The 5th U.S. Circuit Court of Appeals handed insurers a victory in its Aug. 2 Katrina Canal Breaches Litigation decision, one that could resonate with lower courts deciding the fate of hundreds of other Katrina-related cases.
The court found that the flood exclusion in the defendant carriers' policies--which include the likes of State Farm, Allstate, Lexington and AAA--counts when it comes to the levee breaches in New Orleans after Hurricane Katrina in Sept. 2005.
"This case has a major impact," said David Rossmiller, a partner with Portland, Ore.-based law firm Dunn Carney and author of the Insurance Coverage Law Blog. "The 5th Circuit's statement here is (from) one of the highest courts in the land."
As many as 400 or more Katrina-related cases are still pending in Mississippi, estimated Rossmiller, and as many or more in Louisiana. Judges in these cases can now look for guidance toward the ruling from the Appeals Court's three-judge panel.
The Appeals Court overturned a decision made by District Judge Stanwood R. Duval Jr. in November, who found that flood exclusions in those policies failed to specifically name manmade events. The breach of the levees in New Orleans was manmade, plaintiffs argued, because it was caused by human negligence.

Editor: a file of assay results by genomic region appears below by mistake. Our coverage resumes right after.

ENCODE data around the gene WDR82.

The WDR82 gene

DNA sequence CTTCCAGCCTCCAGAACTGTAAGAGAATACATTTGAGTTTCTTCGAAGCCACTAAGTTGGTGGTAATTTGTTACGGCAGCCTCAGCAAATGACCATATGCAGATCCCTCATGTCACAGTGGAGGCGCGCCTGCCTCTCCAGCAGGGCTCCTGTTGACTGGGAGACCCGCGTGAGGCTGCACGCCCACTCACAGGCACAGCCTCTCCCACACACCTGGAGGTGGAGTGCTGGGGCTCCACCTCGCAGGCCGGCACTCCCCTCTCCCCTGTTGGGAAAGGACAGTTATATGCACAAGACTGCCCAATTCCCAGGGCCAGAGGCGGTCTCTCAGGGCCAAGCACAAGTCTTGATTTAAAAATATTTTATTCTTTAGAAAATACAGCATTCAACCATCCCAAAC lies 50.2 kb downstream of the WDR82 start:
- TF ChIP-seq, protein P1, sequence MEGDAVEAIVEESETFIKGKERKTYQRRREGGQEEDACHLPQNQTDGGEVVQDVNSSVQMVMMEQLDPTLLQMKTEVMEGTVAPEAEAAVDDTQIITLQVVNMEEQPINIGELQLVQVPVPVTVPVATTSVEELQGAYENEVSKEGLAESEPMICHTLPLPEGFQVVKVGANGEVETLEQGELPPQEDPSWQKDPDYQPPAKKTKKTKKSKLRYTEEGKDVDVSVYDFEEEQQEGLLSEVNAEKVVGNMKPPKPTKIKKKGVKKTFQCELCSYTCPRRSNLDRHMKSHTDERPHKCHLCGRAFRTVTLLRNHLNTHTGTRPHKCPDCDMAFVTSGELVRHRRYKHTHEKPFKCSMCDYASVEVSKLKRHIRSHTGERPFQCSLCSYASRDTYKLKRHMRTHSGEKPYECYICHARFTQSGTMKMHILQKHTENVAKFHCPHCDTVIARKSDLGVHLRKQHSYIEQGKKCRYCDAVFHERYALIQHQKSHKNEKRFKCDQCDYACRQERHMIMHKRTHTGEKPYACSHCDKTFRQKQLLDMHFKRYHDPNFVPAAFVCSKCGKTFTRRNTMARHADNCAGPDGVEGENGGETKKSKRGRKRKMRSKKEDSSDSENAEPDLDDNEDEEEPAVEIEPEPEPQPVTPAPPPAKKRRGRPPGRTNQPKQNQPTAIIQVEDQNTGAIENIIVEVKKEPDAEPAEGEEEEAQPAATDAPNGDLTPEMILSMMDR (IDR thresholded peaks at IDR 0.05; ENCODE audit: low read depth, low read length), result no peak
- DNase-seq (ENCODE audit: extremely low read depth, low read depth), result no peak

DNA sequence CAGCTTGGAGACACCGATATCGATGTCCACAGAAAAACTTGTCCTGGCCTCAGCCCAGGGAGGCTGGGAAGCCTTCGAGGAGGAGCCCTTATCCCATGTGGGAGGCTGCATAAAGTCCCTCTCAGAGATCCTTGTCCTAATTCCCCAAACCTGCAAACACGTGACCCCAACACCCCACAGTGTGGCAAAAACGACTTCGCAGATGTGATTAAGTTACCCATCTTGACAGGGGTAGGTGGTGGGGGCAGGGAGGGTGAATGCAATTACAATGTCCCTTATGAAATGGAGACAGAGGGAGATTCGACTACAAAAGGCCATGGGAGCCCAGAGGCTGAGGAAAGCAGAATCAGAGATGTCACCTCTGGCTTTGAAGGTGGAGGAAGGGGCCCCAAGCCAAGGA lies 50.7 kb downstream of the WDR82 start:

The class-action suit is part of the so-called Katrina Canal Breaches Civil Action Consolidated Litigation, in which a class of policyholders have sued insurers, the government and contractors for damage to their homes caused by the Big Easy inundation.
The Appeals Court didn't concern itself with why the levees broke, but what happened when they did.
"Regardless of what caused the failure of the flood-control structures that were put in place to prevent such a catastrophe, their failure resulted in a widespread flood that damaged the plaintiffs' property," the judges wrote.
John Ellison, managing partner of Anderson Kill & Olick's Philadelphia office, said that plaintiffs, since the ruling, had attempted to get a full hearing with the 5th Circuit's 13 judges, as well as to stay any further proceedings in federal court. Both motions were denied on Aug. 29. Ellison represents some of the plaintiffs in the case.
"We're done in the Fifth Circuit," he said.
The issue is far from over, Ellison added. He said similar cases are in Louisiana's state court system, whose Supreme Court's verdict would hold final sway, not the federal court's.
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October 1, 2007
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